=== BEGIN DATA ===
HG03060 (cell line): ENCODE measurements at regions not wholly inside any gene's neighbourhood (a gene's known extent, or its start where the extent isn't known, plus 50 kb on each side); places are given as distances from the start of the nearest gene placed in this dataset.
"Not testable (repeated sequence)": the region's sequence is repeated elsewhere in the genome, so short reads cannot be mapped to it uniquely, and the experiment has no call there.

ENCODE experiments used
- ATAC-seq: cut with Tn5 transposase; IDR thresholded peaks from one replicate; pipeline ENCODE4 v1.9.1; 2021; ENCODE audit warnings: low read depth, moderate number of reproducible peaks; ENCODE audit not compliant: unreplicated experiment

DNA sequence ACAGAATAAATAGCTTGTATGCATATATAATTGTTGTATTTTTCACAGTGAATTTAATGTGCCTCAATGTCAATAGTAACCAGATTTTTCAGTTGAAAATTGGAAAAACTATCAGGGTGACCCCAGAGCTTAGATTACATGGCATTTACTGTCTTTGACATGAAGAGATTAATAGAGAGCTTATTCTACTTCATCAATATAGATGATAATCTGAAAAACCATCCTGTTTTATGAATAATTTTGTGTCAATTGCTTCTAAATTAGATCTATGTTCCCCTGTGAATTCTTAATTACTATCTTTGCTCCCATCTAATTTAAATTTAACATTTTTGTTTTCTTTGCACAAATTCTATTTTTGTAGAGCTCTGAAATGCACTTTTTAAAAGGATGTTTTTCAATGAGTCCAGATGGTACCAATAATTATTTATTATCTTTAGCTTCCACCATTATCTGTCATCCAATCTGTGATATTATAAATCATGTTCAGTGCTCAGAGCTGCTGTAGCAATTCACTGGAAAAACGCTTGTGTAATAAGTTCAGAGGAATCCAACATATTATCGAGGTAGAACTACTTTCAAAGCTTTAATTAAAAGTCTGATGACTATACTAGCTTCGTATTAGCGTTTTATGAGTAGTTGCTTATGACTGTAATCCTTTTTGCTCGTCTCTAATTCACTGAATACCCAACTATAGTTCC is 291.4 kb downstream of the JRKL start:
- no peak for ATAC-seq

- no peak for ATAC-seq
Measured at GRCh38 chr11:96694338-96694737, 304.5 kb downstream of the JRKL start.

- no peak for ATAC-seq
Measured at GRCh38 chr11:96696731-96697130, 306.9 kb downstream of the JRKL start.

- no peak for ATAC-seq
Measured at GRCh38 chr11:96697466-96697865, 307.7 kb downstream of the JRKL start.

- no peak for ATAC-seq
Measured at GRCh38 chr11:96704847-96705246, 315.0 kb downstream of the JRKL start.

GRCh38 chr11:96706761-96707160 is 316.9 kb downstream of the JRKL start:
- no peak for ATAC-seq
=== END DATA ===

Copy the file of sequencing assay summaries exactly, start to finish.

HG03060 (cell line): ENCODE measurements at regions not wholly inside any gene's neighbourhood (a gene's known extent, or its start where the extent isn't known, plus 50 kb on each side); places are given as distances from the start of the nearest gene placed in this dataset.
"Not testable (repeated sequence)": the region's sequence is repeated elsewhere in the genome, so short reads cannot be mapped to it uniquely, and the experiment has no call there.

ENCODE experiments used
- ATAC-seq: cut with Tn5 transposase; IDR thresholded peaks from one replicate; pipeline ENCODE4 v1.9.1; 2021; ENCODE audit warnings: low read depth, moderate number of reproducible peaks; ENCODE audit not compliant: unreplicated experiment

DNA sequence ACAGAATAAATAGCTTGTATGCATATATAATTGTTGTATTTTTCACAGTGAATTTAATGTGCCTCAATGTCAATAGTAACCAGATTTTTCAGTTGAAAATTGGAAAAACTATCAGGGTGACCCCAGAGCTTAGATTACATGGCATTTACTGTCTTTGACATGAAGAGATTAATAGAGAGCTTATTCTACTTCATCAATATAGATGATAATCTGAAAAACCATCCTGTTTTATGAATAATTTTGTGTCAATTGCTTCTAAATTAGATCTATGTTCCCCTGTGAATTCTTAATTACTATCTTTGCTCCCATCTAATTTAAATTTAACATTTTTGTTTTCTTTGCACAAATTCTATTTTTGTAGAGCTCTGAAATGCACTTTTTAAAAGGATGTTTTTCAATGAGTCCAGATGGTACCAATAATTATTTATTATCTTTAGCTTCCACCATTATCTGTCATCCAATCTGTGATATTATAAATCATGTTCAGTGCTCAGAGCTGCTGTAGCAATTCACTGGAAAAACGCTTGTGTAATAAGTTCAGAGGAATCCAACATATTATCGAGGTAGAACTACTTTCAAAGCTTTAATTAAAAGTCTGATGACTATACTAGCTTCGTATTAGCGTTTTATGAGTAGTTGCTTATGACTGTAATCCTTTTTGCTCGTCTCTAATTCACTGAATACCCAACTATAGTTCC is 291.4 kb downstream of the JRKL start:
- no peak for ATAC-seq

- no peak for ATAC-seq
Measured at GRCh38 chr11:96694338-96694737, 304.5 kb downstream of the JRKL start.

- no peak for ATAC-seq
Measured at GRCh38 chr11:96696731-96697130, 306.9 kb downstream of the JRKL start.

- no peak for ATAC-seq
Measured at GRCh38 chr11:96697466-96697865, 307.7 kb downstream of the JRKL start.

- no peak for ATAC-seq
Measured at GRCh38 chr11:96704847-96705246, 315.0 kb downstream of the JRKL start.

GRCh38 chr11:96706761-96707160 is 316.9 kb downstream of the JRKL start:
- no peak for ATAC-seq